up eggplant on the skillet, arrange the ground meat, and pour the beaten eggs on top. carefully spoon back the eggs on top of the meat, then flip, using two spatulas, and cook the other side until set.

serve with the sawsawan of chili, garlic, vinegar; banana or tomato catsup work well too.

broiled eggplant

sawsawan dip

nutella tart

a wedge of nutella tart
PICT0009nutella tart

it happened many years ago.
after what seemed like a day and a night, with a stopover in Bangkok, i landed in Brussels. alone. not speaking a word of French or Flemish.
i was to meet up with my sister to join a tour group in London, but was not able to procure a visitor’s visa in time.
so i had to make my way from the airport to a youth hostel near the City Center for one night, and then join them in Brugges.

which leads me to how i first tasted nutella for breakfast the next day, as a spread for bread.

i’d never had anything chocolatey on bread before, and that was it. hook, line and sinker, i fell for it.

i borrowed “Chocolate Desserts by Pierre Herme” written by Dorie Greenspan from the public library because of this recipe.
now my sons are raving about the tart they’ve called “heavenly” with their favorite chocolate-hazelnut flavor.
the cookie tart dough is quite tricky to work with but just a perfect foil for the filling: all buttery and nutty with almond powder.
we’ll see about daughter who’s away on a sleepover: she’s not too crazy about hazelnuts, although she too loves nutella especially on pancakes…

nutella tart:
1 baked cookie tart dough*, in a 9-inch springform pan

2/3 cup nutella
4 3/4 ounces good quality dark chocolate, melted over simmering water in a double boiler
1 large egg, lightly broken up with a fork
3 large egg yolks
2 tbsps. sugar
7 tbsps. unsalted butter, melted
1 cup hazelnuts, toasted, skinned and cut into large pieces

center a rack in the oven and preheat to 375F.
spread the nutella evenly over the bottom of the crust and set it aside while you make the ganache.

using a small whisk or rubber spatula, stir the egg into the chocolate, stirring gently in ever widening circles and taking care not to agitate the mixture–you don’t want to beat air into the ganache. little by little, stir in the egg yolks, then the sugar. finally , still working gently stir in the warm melted butter. pour the ganache over the nutella in the tart shell. scatter the toasted hazel nuts over the top.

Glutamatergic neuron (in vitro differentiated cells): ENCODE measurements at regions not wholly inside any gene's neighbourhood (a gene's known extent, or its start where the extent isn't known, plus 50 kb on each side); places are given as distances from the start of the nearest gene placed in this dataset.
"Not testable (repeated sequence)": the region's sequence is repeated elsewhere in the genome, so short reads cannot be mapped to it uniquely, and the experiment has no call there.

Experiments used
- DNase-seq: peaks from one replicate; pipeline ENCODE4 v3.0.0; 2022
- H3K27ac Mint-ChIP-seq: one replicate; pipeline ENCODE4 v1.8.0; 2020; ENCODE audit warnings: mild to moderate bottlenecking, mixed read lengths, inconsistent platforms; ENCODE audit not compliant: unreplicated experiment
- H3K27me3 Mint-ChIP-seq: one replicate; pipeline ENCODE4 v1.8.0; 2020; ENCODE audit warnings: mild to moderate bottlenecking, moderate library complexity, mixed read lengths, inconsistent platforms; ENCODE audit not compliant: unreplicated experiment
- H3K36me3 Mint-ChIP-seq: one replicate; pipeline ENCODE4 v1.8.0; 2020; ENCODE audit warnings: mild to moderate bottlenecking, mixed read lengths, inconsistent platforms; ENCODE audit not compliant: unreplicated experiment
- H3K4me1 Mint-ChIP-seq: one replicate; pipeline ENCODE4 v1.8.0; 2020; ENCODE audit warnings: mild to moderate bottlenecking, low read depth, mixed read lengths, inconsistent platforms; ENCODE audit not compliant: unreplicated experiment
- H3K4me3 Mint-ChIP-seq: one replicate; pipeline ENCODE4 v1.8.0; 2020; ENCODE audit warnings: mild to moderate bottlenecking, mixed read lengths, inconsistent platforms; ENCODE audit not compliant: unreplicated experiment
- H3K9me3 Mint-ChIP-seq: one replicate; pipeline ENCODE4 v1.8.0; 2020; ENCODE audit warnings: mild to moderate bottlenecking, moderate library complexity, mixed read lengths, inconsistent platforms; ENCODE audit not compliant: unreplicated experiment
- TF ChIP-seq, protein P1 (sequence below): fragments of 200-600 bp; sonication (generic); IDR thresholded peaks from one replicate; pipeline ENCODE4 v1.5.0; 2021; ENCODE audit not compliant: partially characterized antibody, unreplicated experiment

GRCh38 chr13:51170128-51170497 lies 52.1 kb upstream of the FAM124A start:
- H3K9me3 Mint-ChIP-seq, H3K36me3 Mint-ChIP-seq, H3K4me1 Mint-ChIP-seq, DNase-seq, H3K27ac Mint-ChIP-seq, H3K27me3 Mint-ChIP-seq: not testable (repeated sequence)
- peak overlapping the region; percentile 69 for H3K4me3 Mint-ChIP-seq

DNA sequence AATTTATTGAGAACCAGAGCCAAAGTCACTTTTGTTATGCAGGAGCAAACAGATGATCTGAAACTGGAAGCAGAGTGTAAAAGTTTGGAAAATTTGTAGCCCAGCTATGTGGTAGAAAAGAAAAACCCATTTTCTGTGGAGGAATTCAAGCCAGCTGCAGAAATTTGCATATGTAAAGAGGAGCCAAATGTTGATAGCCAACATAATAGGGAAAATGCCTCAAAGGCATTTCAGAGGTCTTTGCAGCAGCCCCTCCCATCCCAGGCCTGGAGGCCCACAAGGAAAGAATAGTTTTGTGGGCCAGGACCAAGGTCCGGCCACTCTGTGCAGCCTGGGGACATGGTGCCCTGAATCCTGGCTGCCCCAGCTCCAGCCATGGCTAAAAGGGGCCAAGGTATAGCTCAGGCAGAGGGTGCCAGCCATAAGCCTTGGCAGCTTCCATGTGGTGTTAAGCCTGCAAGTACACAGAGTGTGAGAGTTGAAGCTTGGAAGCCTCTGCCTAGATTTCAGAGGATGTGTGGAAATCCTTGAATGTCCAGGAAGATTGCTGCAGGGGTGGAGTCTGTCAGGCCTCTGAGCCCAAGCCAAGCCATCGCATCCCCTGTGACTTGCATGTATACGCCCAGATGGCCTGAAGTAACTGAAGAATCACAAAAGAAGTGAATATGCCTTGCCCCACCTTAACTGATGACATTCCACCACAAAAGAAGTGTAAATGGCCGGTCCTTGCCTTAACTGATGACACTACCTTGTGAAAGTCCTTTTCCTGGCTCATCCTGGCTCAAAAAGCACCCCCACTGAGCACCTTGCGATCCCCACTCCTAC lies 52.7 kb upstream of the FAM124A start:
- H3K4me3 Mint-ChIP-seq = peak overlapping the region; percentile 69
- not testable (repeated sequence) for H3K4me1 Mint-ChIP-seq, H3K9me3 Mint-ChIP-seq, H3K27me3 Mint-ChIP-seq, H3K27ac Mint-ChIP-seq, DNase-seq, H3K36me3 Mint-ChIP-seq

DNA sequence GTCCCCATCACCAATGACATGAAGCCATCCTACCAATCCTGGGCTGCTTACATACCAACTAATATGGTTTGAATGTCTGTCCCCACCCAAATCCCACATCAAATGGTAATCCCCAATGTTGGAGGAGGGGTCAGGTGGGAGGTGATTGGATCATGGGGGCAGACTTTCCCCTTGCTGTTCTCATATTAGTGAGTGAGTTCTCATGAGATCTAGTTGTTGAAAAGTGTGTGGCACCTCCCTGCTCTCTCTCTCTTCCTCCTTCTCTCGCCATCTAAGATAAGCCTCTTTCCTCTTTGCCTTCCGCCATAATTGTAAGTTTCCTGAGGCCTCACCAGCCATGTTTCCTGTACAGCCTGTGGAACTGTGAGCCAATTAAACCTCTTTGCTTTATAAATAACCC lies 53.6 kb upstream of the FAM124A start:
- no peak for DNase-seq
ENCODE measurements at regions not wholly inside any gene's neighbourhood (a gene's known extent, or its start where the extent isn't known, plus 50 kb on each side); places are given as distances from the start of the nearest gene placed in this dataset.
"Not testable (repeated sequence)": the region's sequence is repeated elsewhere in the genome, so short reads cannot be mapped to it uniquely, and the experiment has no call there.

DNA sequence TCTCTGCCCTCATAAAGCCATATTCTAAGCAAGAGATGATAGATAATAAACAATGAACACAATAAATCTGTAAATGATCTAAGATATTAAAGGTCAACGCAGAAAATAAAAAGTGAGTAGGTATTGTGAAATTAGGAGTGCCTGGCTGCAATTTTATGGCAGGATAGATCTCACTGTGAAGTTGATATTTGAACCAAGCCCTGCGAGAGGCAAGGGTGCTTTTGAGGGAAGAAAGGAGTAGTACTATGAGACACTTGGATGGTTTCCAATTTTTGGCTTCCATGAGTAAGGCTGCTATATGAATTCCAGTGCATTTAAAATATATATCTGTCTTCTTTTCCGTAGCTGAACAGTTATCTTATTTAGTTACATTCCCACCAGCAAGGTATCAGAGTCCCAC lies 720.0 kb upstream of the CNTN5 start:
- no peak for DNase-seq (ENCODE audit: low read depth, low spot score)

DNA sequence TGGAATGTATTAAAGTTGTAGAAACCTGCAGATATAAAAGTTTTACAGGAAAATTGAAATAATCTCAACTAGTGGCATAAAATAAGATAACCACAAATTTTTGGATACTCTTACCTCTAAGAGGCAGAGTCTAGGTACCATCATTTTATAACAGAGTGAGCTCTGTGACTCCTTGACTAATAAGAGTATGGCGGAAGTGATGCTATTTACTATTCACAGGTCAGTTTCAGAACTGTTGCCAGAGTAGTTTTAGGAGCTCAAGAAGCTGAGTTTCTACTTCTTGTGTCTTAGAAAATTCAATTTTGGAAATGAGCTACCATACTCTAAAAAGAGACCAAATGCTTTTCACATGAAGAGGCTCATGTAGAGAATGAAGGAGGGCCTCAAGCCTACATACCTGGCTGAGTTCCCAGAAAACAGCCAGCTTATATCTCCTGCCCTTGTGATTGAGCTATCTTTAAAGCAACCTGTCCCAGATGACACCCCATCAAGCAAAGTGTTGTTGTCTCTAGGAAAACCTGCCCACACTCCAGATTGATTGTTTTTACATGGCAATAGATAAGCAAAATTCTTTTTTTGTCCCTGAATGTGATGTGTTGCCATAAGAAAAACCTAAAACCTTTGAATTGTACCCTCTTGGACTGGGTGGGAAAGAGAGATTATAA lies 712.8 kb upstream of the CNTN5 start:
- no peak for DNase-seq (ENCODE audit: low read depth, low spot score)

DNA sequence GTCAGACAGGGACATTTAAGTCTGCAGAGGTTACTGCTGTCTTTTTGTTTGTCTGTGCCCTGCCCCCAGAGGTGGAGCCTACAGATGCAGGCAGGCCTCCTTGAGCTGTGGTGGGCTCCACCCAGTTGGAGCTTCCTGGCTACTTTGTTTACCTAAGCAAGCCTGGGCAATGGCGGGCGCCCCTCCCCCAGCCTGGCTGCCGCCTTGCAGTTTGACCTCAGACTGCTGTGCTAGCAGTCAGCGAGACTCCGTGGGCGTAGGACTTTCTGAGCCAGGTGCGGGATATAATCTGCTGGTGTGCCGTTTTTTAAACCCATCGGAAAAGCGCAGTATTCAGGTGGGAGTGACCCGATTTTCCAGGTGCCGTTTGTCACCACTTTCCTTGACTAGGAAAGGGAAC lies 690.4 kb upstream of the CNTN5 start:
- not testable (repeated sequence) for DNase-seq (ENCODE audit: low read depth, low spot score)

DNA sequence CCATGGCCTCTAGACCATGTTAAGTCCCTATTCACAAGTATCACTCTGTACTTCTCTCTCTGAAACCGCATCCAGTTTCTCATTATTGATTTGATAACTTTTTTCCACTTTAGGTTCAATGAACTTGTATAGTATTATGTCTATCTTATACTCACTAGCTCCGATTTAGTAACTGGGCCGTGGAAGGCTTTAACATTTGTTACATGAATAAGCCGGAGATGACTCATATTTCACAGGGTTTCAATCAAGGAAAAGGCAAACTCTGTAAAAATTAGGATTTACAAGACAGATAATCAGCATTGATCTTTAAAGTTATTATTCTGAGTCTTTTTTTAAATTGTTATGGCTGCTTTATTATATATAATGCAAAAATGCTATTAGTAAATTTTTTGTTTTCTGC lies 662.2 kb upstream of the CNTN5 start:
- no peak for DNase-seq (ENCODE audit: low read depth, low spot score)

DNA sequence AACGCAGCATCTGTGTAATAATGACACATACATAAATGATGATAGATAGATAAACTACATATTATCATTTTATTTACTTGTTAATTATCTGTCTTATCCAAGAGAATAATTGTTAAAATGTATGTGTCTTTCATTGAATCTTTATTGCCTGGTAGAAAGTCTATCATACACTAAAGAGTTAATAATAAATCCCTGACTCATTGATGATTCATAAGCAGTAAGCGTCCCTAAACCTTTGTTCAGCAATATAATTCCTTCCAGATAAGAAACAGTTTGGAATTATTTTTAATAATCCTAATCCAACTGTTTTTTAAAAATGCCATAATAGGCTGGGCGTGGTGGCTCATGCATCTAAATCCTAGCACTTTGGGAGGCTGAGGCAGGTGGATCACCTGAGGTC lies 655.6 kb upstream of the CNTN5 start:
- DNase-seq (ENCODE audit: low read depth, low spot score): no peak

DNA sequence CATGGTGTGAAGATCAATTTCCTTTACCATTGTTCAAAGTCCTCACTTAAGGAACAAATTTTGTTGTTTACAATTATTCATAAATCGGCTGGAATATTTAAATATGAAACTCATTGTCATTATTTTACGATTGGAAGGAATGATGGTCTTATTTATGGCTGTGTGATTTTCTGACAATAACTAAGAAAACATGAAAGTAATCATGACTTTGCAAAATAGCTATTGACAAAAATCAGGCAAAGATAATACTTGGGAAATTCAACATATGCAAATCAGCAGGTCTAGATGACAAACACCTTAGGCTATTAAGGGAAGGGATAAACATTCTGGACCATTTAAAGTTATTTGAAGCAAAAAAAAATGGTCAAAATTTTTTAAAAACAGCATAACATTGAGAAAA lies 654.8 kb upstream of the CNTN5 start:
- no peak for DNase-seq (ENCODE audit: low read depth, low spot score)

bake the tart for 11 minutes–that should be just enough time to turn the top of the tart dull, like the top of a cake. the center of the tart will shimmy if jiggled. remove the tart from the oven and slide it onto a rack. allow the tart to cool for at least 20 minutes or until it reaches room temperature.

*cookie tart dough recipe to follow…it is one tough tart to make! but well worth all the effort.

sour soup with miso, catfish and mustard greens

sinigang na kanduli at mustasa sa miso,
miso sinigang with <i>kanduli</i>
at the Chinese grocery store to pick up spinach and taro for our pork sour soup (sinigang), these two little beauties caught my eye. “kanduli” or Marine catfish cooked in miso sinigang soup was one of my favorite dishes cooked by my ma. in addition to the souring agent of tamarind extract or instant tamarind sinigang mix, miso is added for a deeper mellow note. also this is one sinigang that must be matched up with mustard greens; the usual greens are kangkong (water spinach) or talbos ng kamote (sweet potato tips) or pechay (bok choy).
all these ingredients are available at most Asian grocers.

now on to the cooking part. i don’t really recall eating this when i was a child; i think the first time my ma cooked it for me was when i came home to Manila after two years away; she prepared a lunch of my favorite dishes, mostly seafood, and something new to me, this soup.

i had to call her up for the specifics:
(no measurements, it all depends on the amount of fish and vegetables you have. just make sure to taste and season as you cook).

saute onion and tomatoes lightly in vegetable oil. add a little knob of crushed ginger. add about a quarter cup of miso (preferably the dark yellow brown kind, in this case “yamabuki”) and the fish. gently saute until fish is cooked. add water and bring to a low boil. add the tamarind extract or tamarind sinigang mix, and the mustard greens (washed thoroughly to remove sand and grit, and then sliced into bite size strips); season with salt and pepper if needed.
optional: add a cowhorn/long green pepper when the vegetables are nearly done. keep an eye on the greens-you want them crispy/crunchy, retaining a bright green color, yet cooked through.